WASHINGTON — If you listened to Joni Mitchell's "Court and Spark" album, singing the lyrics by heart, then you can accept Elizabeth Warren as your political savior. It was the closest thing a California girl had to a Bible in the '70s. Book characters Nancy Drew and Jo March also buttered a sense of worth in a family of sisters.
If "Diamonds and Rust" by Joan Baez, sang to Bob Dylan, is your forever best bittersweet breakup song, then it's no problem seeing that House Speaker Nancy Pelosi has amazing grace.
Her political grace in polarized times is as sure as Dylan's eyes will be robin's-egg blue when his ghost comes again, when the moon is full. This song first shimmered in the 1970s. I remember the first time I heard it cut my mind. Lord Byron would have been green with envy.
Today the '70s are the talk of the political town — the age of President Trump and his top two challengers, Joe Biden and Bernie Sanders, and the decade Watergate shattered political faith. But there's a parallel narrative — stay with me — a winding way that has led to a new day for Pelosi and Warren, and a newfound place for older women in the culture.
Let me explain.
Baez and Mitchell are in their 70s now. Singer Judy Collins, muse of "Suite: Judy Blue Eyes" by Stephen Stills, turned 80 this spring.
This trifecta serenaded me from girlhood onward, each a female artist standing free in the world with her guitar and her gorgeous voice blowin' in the wind. They were my travel guides to inner and wider worlds, charting places like Chelsea mornings, where the light poured in like butterscotch. Collins is still singing in concert.
These three are cultural dots who connect in a large canvas of women in their 70s, and who connected us girls in the '70s. We were the first generations to breathe the oxygen of the women's movement.
We were their daughters. My long-haired mother, about Pelosi's age, lived on this pulse. We flew to San Francisco for a day to see the opening of a Judy Chicago art show.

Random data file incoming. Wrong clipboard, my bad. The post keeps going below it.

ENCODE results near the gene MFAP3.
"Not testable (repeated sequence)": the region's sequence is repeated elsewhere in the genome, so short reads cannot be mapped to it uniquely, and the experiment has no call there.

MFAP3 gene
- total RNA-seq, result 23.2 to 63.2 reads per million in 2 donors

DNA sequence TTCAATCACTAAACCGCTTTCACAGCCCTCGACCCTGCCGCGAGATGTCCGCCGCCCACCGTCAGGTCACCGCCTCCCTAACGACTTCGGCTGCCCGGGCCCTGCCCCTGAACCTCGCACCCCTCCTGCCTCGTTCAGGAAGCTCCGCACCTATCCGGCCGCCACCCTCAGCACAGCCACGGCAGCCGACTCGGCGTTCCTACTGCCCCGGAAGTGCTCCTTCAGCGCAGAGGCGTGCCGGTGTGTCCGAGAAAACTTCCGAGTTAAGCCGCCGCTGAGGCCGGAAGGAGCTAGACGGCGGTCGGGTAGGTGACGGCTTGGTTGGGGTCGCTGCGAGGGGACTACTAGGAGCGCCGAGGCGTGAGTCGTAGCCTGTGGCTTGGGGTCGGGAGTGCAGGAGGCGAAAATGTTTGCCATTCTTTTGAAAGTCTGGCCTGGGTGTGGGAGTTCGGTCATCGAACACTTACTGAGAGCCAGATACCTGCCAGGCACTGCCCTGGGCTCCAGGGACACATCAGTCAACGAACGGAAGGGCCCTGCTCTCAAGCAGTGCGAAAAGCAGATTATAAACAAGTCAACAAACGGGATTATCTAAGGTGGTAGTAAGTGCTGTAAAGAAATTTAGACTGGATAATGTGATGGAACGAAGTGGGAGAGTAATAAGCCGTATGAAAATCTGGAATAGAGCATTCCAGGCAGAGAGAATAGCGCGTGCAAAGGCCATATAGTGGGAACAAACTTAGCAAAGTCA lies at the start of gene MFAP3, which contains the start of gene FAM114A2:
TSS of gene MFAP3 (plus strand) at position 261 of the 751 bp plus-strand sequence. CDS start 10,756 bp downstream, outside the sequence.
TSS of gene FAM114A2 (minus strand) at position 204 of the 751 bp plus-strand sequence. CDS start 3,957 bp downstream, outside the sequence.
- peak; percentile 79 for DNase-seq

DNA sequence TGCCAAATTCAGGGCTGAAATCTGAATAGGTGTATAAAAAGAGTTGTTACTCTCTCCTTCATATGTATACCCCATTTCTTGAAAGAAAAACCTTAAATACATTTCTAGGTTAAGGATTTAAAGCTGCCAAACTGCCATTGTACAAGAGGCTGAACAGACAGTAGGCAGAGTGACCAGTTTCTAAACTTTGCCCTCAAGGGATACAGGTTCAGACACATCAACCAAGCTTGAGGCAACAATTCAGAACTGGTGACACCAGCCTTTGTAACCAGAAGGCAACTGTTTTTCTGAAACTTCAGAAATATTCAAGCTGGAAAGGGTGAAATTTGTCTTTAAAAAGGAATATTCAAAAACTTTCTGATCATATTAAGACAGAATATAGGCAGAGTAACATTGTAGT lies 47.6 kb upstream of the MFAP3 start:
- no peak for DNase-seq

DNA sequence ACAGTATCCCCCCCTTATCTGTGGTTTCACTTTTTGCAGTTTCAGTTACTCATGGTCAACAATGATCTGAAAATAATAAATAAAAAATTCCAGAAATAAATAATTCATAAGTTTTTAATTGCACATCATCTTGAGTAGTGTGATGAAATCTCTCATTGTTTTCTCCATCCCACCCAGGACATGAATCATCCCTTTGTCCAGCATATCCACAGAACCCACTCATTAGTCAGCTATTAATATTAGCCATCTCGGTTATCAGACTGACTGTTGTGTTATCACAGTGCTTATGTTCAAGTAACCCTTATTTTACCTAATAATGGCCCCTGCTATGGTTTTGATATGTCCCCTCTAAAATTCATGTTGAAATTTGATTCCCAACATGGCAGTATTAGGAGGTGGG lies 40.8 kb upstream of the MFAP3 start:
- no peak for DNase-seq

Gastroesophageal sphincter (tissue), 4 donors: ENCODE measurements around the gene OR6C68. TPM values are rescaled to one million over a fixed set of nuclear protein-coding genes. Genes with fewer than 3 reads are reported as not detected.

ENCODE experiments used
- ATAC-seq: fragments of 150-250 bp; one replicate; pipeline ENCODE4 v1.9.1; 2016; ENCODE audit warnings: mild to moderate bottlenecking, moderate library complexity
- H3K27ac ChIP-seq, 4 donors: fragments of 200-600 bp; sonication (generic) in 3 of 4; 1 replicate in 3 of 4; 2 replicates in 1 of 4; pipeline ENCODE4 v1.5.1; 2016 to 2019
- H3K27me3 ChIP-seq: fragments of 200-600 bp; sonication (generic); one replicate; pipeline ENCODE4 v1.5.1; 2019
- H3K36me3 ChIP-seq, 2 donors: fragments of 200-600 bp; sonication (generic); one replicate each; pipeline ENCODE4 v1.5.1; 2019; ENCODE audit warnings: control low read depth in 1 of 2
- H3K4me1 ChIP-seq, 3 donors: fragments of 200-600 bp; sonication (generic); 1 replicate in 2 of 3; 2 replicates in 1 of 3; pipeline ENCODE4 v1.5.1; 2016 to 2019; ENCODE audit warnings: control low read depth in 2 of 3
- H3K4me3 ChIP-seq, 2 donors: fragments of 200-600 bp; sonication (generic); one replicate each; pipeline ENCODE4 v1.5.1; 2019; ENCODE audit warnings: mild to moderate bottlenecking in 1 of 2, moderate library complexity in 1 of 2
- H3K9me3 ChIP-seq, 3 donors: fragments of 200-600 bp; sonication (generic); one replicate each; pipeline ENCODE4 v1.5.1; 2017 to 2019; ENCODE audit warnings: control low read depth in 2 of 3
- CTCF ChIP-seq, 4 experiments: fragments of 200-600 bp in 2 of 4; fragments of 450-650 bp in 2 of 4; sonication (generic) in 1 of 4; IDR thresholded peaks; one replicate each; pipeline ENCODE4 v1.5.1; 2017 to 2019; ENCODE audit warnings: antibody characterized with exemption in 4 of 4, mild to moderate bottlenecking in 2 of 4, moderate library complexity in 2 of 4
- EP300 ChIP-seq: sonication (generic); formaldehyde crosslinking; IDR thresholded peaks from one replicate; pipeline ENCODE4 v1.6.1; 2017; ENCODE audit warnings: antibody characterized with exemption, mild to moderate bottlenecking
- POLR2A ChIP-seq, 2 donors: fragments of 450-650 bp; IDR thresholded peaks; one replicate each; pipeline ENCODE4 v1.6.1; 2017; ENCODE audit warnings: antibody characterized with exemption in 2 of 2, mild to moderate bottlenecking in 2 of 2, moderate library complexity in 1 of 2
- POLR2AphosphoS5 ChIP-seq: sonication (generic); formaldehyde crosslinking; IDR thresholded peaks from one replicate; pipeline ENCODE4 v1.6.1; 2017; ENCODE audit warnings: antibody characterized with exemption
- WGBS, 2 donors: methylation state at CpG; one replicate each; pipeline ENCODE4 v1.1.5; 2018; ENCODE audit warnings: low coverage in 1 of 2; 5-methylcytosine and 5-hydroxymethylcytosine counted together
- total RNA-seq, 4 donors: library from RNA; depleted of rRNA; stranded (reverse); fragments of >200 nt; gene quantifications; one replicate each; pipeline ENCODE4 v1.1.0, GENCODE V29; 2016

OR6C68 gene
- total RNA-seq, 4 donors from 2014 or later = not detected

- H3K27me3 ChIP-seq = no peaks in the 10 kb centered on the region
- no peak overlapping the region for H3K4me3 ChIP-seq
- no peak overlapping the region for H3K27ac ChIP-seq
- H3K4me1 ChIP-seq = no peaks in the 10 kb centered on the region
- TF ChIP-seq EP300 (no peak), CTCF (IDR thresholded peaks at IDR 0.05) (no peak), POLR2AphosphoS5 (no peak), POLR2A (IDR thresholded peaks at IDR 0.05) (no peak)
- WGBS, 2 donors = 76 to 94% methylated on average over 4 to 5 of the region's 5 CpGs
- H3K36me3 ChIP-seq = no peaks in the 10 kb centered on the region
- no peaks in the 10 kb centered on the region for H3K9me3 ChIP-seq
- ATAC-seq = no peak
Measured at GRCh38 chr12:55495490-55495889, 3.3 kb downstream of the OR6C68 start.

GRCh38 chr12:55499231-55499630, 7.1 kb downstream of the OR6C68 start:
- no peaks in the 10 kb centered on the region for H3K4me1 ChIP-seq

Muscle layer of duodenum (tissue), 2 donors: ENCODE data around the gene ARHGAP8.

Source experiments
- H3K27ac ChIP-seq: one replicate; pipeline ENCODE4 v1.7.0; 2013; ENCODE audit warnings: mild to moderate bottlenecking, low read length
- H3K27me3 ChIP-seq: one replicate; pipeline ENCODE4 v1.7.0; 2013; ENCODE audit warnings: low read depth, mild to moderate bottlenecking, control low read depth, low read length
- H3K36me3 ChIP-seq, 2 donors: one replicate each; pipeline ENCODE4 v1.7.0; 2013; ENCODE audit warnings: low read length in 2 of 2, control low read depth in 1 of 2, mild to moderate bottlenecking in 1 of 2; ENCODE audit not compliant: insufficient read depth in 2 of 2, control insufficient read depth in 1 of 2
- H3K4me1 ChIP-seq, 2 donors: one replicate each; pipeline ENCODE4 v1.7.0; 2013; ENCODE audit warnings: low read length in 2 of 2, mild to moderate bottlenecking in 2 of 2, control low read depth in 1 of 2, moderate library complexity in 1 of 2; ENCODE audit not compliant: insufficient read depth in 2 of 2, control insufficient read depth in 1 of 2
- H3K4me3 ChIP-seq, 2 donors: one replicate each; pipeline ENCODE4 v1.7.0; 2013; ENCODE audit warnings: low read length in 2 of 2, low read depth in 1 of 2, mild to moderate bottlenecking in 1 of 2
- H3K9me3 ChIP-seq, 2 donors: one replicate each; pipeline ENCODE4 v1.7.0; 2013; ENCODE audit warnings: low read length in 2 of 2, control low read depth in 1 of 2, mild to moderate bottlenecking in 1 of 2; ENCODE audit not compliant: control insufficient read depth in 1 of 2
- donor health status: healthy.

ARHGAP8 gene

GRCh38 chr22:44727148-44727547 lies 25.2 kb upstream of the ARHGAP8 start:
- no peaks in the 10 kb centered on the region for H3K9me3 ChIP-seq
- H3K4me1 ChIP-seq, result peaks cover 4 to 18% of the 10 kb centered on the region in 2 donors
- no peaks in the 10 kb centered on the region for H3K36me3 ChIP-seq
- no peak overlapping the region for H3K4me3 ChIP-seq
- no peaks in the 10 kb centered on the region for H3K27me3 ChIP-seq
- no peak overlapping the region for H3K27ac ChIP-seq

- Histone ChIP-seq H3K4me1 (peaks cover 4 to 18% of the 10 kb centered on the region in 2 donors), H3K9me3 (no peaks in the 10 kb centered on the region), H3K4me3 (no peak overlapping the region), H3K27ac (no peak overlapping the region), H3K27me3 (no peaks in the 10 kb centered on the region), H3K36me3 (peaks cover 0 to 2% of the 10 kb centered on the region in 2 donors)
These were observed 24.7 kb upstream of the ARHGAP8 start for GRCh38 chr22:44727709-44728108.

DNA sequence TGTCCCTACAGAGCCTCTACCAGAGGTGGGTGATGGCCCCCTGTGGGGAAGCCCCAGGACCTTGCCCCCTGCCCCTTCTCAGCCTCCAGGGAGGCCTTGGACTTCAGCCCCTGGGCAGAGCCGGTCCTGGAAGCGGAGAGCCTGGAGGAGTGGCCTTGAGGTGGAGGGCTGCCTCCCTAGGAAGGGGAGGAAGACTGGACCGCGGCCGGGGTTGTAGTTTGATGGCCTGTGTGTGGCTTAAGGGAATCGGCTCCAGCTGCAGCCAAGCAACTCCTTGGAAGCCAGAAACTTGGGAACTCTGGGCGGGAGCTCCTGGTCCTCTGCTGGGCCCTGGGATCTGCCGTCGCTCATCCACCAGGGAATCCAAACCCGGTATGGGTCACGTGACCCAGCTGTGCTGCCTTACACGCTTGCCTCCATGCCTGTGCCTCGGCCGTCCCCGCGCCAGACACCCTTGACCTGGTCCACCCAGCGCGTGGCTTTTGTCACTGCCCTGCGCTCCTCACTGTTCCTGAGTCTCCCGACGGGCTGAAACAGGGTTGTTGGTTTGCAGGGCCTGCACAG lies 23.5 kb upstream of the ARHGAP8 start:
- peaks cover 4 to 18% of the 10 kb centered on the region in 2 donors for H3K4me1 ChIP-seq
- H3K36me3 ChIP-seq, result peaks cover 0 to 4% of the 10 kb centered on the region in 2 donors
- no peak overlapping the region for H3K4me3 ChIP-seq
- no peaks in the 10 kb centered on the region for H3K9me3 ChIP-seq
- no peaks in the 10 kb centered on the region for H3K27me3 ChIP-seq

Those in the House Democratic Caucus are swimming in bittersweet salty seas about Pelosi's refusal to impeach President Trump, but they know it has to be her way. They trust her wisdom, of age 79, to find the way out of American democracy's gravest political crisis since, um, the '70s.
Hearing Baez give a fare-thee-well concert this spring sent me spiraling back to good things about the spirit of the '70s for girls and women. It's worth a revival, or at least a revue.
The 1970s was the period when the women's movement flowered. It was when sisterhood was powerful. It was when the inaugural issue of Ms. Magazine arrived at the front door in our Spanish house in Santa Monica, edited by none other than Gloria Steinem. It's when the walls were falling down in the Ivy League and professional schools.
Let's not forget Billie Jean King winning equal pay for women tennis champions or the 1973 Supreme Court ruling that made reproductive rights constitutional.
It's when the Equal Rights Amendment was poised for passage but barely lost. Now we have momentum in the air for celebrating the 2020 women's suffrage centennial. The collective #MeToo movement is creating change in the workplace.
Four Democratic women senators are running for president. All are viable candidates, but the oldest, Warren, is running the most energetic and successful early campaign. She turns 70 Saturday.
Comparing Warren to the songstresses of the '70s, you might say her plans are her music. Composed, she's going on the road to play. Voters seem eager to hear her version of possibility in a dry time. She's an American original and, rising out of Oklahoma struggle, she has a touch of folk in her story.
Baez championed the protest song. Collins mastered many keys, stories and colors. "Someday Soon" is a love song to a young cowboy. "Bread and Roses" — "As we go marching, marching" — is an anthem for justice. Mitchell was busy being a genius and didn't protest too much.
The '70s may be forever young for women of a certain age.
To find out more about Jamie Stiehm and other Creators Syndicate columnists and cartoonists, please visit the website creators.com.